3. Pastor-led mentoring groups keep pastors in the ministry trenches

As churches grow, a pastor’s job seemingly becomes less about pastoring and more about visioning, delegating, staff-leading, budget-allocating, preaching, email-answering, and reporting to the elders. What’s lost in this is the very thing that drew pastors to ministry in the first place: discipling people and watching them fall in love with Jesus.

It is absolutely vital that pastors never stop pastoring. I’m convinced some of the biggest ministry failures we see happen come from pastors so immersed in the pressure of leading, they no longer have time for those magical, holy moments where God moves, and you watch someone understand Christ’s love for the first time, or see someone find freedom from their past. These are the moments that remind pastors why they’re doing what they’re doing. These are the moments that refuel our pastoral tanks and keep us going another day.

Pastor-led mentoring groups create these moments regularly. They provide an excuse for pastors to disciple, train, and empower individuals, and then watch them enter into the life of the church.

Launching Well

One of the biggest reasons pastors give for not leading these mentoring groups is they are too busy. Not only is this not true strategically, what these pastors don’t understand is they’re passing up on what could easily become their favorite weekly meeting.

Time and Content

Pastor-led mentoring groups start with setting a time and forming a curriculum. As I discussed in the previous article, a good curriculum centers around three areas: basic discipleship, church DNA, and leadership principles. Basic discipleship could cover everything from basic info about God, to prayer, to Bible reading, to tithing, to worship. Core DNA has to do with the key factors that make your church unique. Leadership principles could include everything from personality tests (spiritual gifts, StrengthsFinder, Enneagram, Myers-Briggs) to boots on the ground lessons about how to lead a small group, how to navigate conflict, when to contact a pastor, or any other leadership principles.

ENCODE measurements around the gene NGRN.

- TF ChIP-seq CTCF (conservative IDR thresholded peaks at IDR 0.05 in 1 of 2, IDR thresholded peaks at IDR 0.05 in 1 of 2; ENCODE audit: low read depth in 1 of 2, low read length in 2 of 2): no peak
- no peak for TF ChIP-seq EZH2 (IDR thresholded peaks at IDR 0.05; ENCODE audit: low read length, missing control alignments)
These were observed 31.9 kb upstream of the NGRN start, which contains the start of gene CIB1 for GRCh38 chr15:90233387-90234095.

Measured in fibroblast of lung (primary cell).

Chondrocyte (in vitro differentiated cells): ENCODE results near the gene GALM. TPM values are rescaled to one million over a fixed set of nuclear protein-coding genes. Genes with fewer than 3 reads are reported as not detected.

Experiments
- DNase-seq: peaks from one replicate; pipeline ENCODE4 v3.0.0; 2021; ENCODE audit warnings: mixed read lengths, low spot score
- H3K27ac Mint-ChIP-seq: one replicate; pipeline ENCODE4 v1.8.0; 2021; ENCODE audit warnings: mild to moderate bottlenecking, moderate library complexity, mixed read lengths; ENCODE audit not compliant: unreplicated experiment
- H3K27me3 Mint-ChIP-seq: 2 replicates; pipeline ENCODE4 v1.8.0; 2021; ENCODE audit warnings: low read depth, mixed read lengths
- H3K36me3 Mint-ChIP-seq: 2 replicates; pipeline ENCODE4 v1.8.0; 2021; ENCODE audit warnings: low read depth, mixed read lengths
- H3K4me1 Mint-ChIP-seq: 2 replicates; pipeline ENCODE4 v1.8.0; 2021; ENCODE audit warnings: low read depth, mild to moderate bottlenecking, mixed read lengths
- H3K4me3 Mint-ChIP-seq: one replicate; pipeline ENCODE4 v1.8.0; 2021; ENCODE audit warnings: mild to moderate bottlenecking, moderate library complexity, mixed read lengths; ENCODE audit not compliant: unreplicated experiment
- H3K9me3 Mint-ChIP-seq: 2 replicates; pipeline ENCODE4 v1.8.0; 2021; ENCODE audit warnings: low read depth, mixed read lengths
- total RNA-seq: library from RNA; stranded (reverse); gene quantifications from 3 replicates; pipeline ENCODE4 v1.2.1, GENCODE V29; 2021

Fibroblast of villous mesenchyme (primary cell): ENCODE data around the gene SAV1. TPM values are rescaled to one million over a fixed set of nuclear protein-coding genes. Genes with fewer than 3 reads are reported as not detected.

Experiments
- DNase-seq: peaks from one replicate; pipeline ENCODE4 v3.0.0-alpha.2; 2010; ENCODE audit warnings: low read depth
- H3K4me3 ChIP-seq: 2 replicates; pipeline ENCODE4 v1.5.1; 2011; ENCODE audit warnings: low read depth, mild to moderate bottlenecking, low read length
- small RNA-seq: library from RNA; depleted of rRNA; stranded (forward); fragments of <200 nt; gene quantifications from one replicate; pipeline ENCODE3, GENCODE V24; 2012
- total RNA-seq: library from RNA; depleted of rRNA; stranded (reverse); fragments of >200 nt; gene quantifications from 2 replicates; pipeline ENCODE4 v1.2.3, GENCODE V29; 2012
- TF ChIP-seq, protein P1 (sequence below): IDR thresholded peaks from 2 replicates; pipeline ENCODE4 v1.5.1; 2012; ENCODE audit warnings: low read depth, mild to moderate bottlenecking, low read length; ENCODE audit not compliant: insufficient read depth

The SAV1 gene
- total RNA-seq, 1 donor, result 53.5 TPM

How long the group goes is up to you, but I would recommend going for longer than you’d probably think. Groups I have led met for three weeks a month (with one week off), taking all of December off for the holidays, and 15-18 weeks of content. My groups would start in August and end sometime in May.

The goal of meeting this long is to build a genuine, relational connection between the pastor and the group attendees. The hope is for the group to get comfortable being vulnerable around each other, and for a shared life to occur. Each group is different, but I had one group bond so strongly they started a group text and stayed friends well-after we were done. Nearly all of them, unsurprisingly, became core leaders in my ministry.

Who to recruit

First, pray that God would show you who to recruit. Look for people who stand out on the weekend, even if you don’t know why. Think through brief conversations you’ve had, or people you know have leadership potential but aren’t leading. Don’t limit this to spiritual mature people—this group could be a place to disciple a new believer.

Second, set the commitment bar high. Tell people up front “I’m committing to give the next ___ months of my life to you, in exchange I’m asking you to make this group one of your highest commitments.” I also would tell people up front that there was an expectation of increased leadership in the church once the group finished.

The end goal

If you are leading a church staff, there’s no reason each pastor on your staff can’t lead a group as well. After you’ve established your curriculum, take all your pastors through it. When I was taught this my pastor did three days spread out over a few months. Each day we did a crash course through the curriculum, and by the end we could take everything we had learned and make it our own.

Say you have three pastors inviting 10 people into their huddle once a year. That’s 30 volunteers a year who know a pastor, have been trained and discipled, and who feel a deep, relational sense of buy-in to the church’s mission.

That is simply irreplaceable, and why I believe pastor-led mentoring groups are the single-most effective leadership tool a pastor can develop.